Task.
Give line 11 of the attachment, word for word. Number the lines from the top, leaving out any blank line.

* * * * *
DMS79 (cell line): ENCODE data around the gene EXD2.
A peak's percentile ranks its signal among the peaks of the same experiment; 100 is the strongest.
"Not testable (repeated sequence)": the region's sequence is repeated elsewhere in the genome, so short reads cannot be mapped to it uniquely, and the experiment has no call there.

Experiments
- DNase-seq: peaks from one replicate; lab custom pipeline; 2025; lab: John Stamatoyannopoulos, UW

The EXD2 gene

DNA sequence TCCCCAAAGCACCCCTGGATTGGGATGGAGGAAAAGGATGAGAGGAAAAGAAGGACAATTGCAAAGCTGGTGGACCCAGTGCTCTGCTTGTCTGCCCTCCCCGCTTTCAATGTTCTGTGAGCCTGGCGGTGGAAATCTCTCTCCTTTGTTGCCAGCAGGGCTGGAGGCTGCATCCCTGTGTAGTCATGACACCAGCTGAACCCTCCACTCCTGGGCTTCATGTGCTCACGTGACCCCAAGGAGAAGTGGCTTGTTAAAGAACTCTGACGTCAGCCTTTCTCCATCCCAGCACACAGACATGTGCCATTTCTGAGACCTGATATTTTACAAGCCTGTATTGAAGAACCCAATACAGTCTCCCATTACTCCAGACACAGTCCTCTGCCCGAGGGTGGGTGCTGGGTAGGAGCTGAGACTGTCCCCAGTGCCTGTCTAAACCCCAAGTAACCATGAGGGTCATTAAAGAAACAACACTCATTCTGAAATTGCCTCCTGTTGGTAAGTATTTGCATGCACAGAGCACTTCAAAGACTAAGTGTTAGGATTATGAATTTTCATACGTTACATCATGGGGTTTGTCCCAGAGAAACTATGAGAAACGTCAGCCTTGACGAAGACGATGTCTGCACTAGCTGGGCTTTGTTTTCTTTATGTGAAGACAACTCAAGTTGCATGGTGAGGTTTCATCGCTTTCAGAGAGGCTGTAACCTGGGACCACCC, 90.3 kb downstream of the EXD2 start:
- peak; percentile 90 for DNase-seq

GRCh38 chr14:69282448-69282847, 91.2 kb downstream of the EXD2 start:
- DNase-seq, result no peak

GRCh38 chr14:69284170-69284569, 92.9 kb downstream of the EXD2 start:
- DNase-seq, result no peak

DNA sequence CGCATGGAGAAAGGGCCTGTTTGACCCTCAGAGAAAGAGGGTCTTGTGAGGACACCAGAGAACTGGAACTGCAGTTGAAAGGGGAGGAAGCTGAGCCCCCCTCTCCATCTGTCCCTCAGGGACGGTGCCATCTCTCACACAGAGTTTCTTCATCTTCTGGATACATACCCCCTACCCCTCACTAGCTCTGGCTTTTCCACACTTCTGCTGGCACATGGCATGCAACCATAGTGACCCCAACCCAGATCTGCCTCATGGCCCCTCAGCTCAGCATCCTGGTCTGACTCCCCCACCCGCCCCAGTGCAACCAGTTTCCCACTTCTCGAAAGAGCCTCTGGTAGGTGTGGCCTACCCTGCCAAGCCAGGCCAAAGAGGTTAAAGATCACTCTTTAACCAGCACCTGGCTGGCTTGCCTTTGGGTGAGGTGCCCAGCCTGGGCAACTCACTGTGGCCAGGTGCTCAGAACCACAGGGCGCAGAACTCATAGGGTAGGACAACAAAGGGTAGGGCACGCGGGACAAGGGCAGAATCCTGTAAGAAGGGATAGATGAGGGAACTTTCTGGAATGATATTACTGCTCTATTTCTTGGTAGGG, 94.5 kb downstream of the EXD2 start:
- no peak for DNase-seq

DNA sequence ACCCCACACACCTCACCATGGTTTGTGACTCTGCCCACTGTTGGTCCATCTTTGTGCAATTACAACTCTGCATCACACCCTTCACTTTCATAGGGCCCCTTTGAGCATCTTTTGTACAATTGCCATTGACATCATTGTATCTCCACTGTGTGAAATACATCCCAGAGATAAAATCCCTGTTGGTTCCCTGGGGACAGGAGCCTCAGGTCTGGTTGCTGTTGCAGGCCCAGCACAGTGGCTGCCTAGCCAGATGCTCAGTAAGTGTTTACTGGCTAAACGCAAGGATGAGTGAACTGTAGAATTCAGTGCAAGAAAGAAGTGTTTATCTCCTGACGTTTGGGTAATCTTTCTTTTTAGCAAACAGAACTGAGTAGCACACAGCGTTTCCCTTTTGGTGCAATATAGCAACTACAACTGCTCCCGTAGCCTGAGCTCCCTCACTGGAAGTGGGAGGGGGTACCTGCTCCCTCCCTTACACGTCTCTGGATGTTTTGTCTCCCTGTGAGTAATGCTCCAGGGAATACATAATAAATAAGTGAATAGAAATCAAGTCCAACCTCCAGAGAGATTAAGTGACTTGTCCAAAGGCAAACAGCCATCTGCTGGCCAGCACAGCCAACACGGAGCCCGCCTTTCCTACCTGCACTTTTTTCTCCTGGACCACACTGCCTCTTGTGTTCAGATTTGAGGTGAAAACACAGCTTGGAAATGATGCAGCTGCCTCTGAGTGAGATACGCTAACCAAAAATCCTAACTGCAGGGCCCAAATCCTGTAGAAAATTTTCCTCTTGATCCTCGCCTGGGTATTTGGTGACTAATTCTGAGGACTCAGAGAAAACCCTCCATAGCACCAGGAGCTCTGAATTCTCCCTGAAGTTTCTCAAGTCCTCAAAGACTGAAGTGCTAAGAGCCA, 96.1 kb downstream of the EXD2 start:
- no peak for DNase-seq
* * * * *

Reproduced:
GRCh38 chr14:69284170-69284569, 92.9 kb downstream of the EXD2 start: